A passion to write
Sam Duncan reminds us that effective teachers help learners to express the views and feelings that are meaningful to them
At the recent NRDC International Conference in Nottingham, Sue Grief and I ran a workshop for adult literacy teachers and policy-makers where we explored links between the Effective Teaching and Learning: Writing study that the NRDC published in February (Grief et al. (2007) and the Voices on the Page student writing project.
These two NRDC projects were conceived and carried out independently but, as they grew and as we talked about them, we came to realise that they had much in common, and much to offer each other.
Key links we identified included the importance of critical thinking, the value of using speaking and listening, and of authentic and meaningful texts to develop writing skills, and the integral role of motivation and of linking work inside the classroom with lives outside the classroom. Not only are these all central to both the Effective Teaching and Learning: Writing research and Voices on the Page, but each of these issues links to the next, all bound up in a nest of why questions. Critical thinking (which is still an odd term to me, as if there could be non-critical thinking) is about asking why you are doing something, why certain meanings emerge, why someone would read this text, or why someone would write it... why, why, why...asking, discussing, speaking those questions and listening to a range of responses.
The use of authentic texts is also a case of whys: why this text is used in a certain way by certain people and why this means it has been written or could be written in this certain way rather than any other. To go further, what does 'authentic' mean? It seems to be generally agreed that using meaningful texts is a better way of developing reading and writing skills, and the more 'meaningful' the better, but what makes a text meaningful, and to whom?
Motivation and links between classroom work and outside-the-classroom lives also hover around the why question. Why are we writing? What are we writing for? Why (or why not) are we propelled or compelled to write something, to read something, to write something in response, burning to write, trying to tell someone something?
Asking why to a class of students - or asking what they want to write - and what it should be like in order to figure out how to write it -seems a possible way to approach that uncomfortable literacy teaching tightrope between teaching literacy for 'social adaptation' (teaching students to adapt unquestioningly to the literacy required by a dominant cultural norm) and teaching literacy for 'social transformation' (using literacy classes to question and challenge those norms, Beder, 1990). Our professionalism as teachers lies in how we can help students to write what they - not we - want to write.
We used this method to ask two adult literacy classes to come up with the criteria for selecting the individual award-winners in Voices on the Page. Their criteria ranged from 'has something in common with me' to 'shows different ways of life' and from 'relates to or challenges your opinion' to 'connects to what's in your mind'. In his introduction to True Tales of American Life, a collection of true stories 'written by people of all ages and from all walks of life', and one of the inspirations behind Voices on the Page, Paul Auster writes:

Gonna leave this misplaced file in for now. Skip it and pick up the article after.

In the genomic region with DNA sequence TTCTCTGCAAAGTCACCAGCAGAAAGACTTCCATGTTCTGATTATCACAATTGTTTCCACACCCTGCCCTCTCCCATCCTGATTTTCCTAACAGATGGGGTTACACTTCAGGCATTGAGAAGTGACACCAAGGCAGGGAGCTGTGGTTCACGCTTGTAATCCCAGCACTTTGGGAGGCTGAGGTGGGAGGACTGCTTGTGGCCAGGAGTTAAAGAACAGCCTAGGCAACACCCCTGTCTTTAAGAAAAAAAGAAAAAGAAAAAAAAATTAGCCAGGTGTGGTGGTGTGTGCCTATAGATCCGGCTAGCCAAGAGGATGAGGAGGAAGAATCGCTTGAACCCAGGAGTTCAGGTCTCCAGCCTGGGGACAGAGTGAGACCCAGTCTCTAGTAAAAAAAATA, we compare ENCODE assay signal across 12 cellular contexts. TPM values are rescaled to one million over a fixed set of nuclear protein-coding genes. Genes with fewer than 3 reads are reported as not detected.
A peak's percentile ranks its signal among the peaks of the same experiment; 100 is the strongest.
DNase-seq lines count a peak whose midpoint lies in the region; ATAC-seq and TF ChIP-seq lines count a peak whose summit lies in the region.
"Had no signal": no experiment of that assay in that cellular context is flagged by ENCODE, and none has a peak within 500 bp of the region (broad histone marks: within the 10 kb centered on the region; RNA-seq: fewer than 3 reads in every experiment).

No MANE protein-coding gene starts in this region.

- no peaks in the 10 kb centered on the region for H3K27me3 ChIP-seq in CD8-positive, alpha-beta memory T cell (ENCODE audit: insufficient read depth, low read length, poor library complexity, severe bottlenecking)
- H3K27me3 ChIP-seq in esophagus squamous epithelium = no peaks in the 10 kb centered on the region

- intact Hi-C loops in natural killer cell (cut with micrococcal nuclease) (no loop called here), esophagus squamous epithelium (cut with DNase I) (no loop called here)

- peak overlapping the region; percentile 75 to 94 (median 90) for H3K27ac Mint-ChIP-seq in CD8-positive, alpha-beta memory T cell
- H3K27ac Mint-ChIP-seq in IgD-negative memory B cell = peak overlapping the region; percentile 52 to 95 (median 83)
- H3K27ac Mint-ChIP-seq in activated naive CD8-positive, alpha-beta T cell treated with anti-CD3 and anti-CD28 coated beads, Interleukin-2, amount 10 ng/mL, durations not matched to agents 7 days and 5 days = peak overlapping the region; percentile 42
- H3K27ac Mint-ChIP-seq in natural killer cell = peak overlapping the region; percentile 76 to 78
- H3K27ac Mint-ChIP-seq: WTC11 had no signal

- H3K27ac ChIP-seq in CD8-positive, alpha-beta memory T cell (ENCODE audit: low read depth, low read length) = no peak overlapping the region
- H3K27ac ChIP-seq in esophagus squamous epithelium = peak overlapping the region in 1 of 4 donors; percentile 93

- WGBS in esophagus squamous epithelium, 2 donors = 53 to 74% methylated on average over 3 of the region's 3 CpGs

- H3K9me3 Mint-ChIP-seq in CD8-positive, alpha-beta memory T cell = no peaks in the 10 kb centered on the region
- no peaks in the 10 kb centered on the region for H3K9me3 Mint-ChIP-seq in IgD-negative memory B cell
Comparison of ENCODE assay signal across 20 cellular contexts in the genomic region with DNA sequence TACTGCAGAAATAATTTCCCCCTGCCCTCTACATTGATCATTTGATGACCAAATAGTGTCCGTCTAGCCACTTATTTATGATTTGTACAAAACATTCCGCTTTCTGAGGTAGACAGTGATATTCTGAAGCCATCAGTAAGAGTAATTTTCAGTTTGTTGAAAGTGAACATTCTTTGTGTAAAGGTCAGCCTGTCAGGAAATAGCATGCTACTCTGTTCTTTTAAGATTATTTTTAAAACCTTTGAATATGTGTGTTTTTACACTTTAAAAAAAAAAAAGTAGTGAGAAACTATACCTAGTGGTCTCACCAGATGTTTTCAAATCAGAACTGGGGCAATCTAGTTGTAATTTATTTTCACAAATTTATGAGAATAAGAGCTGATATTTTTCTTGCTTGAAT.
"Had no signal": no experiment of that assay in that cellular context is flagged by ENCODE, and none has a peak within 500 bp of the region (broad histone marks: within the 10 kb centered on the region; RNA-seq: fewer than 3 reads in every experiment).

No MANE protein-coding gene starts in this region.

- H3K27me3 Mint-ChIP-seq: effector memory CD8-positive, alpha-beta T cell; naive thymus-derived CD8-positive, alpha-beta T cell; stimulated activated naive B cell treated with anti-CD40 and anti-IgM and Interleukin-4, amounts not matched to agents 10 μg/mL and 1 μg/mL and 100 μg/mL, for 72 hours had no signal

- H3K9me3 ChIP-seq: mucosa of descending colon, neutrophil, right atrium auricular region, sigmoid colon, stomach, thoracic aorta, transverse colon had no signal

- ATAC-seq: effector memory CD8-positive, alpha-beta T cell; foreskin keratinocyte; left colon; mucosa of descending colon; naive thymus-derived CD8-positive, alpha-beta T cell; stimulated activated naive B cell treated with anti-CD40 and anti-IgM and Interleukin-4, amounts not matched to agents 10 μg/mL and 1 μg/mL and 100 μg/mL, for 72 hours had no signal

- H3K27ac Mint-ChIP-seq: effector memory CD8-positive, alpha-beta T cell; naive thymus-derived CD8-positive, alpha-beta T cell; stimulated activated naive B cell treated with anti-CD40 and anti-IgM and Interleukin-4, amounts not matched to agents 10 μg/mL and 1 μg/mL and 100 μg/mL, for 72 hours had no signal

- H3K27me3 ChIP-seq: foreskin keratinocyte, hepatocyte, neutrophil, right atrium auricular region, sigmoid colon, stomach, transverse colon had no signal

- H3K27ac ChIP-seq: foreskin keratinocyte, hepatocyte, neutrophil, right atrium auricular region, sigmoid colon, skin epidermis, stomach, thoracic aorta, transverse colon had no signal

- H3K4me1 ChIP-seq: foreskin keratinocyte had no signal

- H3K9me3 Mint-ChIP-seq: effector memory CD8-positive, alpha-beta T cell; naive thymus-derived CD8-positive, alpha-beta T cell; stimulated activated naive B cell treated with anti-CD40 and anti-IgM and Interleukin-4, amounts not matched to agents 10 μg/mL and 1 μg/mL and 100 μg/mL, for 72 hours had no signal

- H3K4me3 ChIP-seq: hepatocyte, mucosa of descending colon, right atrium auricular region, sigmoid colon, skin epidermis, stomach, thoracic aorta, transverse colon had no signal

If I had to define what these stories were, I would call them dispatches, reports from the front lines of personal experience. They are about the private worlds of individual Americans, yet again and again one sees the inescapable marks of history on them, the intricate ways in which individual destinies are shaped by [and, I would add, shape] society at large. (Auster, 2001)
This interplay between the individual and society, between one voice and a multiplicity of voices, are core to Voices on the Page, core to developing writing skills, and core to adult literacy, language and numeracy teaching and learning.
Encouraging young female undergraduates in the Cambridge of 1928 to write (despite, she felt, a lack of role models), Virginia Woolf urged:
So long as you write what you wish to write that is all that matters; and whether it matters for ages or only for hours, nobody can say. But to sacrifice a hair on the head of your vision, a shade of its colour in deference to some Headmaster with a silver pot in his hand or to some professor with a measuring-rod [or National Test] up his sleeve, is the most abject treachery...(Woolf, 1929)
So, to the criteria-producing adult literacy students, to Auster, to Woolf, and maybe to most of us, effective practice in writing hinges on writing what we are burning to write, writing what is meaningful to us, writing what we consider to be good writing, for this second or this hour or this decade. We all have to write our tales of burning life, the words that connect our lives to the lives of others. We can write as individual, singular voices or as part of a multiplicity of voices; we can write in order to see ourselves through someone else's eyes, stepping in and out of every box we have ever been in, ever wanted to escape from, ever longed to be inside.
Sam Duncan is an adult literacy coordinator at the Institute of Education, University
of London, and a literacy tutor at City and Islington College. She is also co-manager
of Voices on the Page.
Auster, P. (2001) True Tales of American Life. Faber and Faber
Beder, H. (1990). Adult literacy and the political economy: some critical issues. Paper presented at the SCUTREA.
Grief, S. et al. (2007) Effective teaching and learning: Writing: Summary report. NRDC
Woolf, V. (1929). A Room of One's Own. Harmondsworth: Penguin.
See also: Celebrating writing